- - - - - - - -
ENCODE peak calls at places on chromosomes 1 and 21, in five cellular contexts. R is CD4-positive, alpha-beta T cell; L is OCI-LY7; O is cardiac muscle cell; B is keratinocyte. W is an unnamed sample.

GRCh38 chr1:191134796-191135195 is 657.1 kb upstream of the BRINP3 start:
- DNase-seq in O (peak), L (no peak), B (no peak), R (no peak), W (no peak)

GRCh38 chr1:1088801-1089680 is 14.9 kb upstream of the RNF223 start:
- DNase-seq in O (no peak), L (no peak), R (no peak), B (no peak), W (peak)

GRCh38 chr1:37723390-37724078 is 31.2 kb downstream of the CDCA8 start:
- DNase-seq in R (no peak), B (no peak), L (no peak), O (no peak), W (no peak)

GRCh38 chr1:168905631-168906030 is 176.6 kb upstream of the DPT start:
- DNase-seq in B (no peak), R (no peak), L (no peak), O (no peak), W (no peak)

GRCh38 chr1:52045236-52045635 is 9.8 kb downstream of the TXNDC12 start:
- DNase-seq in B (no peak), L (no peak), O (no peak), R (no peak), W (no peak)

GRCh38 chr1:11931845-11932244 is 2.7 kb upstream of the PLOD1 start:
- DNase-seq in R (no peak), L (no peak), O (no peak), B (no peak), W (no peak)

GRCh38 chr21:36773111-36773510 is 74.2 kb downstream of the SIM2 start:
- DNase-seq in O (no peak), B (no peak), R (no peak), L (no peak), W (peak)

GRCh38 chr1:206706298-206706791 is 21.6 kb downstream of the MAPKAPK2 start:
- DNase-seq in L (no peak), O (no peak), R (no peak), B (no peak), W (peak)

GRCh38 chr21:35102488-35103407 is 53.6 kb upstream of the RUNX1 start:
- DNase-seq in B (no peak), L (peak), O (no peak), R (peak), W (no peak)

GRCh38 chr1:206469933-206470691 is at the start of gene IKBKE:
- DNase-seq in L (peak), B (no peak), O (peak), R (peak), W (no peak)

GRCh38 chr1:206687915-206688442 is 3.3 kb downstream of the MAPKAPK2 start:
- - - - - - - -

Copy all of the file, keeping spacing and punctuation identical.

ENCODE peak calls at places on chromosomes 1 and 21, in five cellular contexts. R is CD4-positive, alpha-beta T cell; L is OCI-LY7; O is cardiac muscle cell; B is keratinocyte. W is an unnamed sample.

GRCh38 chr1:191134796-191135195 is 657.1 kb upstream of the BRINP3 start:
- DNase-seq in O (peak), L (no peak), B (no peak), R (no peak), W (no peak)

GRCh38 chr1:1088801-1089680 is 14.9 kb upstream of the RNF223 start:
- DNase-seq in O (no peak), L (no peak), R (no peak), B (no peak), W (peak)

GRCh38 chr1:37723390-37724078 is 31.2 kb downstream of the CDCA8 start:
- DNase-seq in R (no peak), B (no peak), L (no peak), O (no peak), W (no peak)

GRCh38 chr1:168905631-168906030 is 176.6 kb upstream of the DPT start:
- DNase-seq in B (no peak), R (no peak), L (no peak), O (no peak), W (no peak)

GRCh38 chr1:52045236-52045635 is 9.8 kb downstream of the TXNDC12 start:
- DNase-seq in B (no peak), L (no peak), O (no peak), R (no peak), W (no peak)

GRCh38 chr1:11931845-11932244 is 2.7 kb upstream of the PLOD1 start:
- DNase-seq in R (no peak), L (no peak), O (no peak), B (no peak), W (no peak)

GRCh38 chr21:36773111-36773510 is 74.2 kb downstream of the SIM2 start:
- DNase-seq in O (no peak), B (no peak), R (no peak), L (no peak), W (peak)

GRCh38 chr1:206706298-206706791 is 21.6 kb downstream of the MAPKAPK2 start:
- DNase-seq in L (no peak), O (no peak), R (no peak), B (no peak), W (peak)

GRCh38 chr21:35102488-35103407 is 53.6 kb upstream of the RUNX1 start:
- DNase-seq in B (no peak), L (peak), O (no peak), R (peak), W (no peak)

GRCh38 chr1:206469933-206470691 is at the start of gene IKBKE:
- DNase-seq in L (peak), B (no peak), O (peak), R (peak), W (no peak)

GRCh38 chr1:206687915-206688442 is 3.3 kb downstream of the MAPKAPK2 start: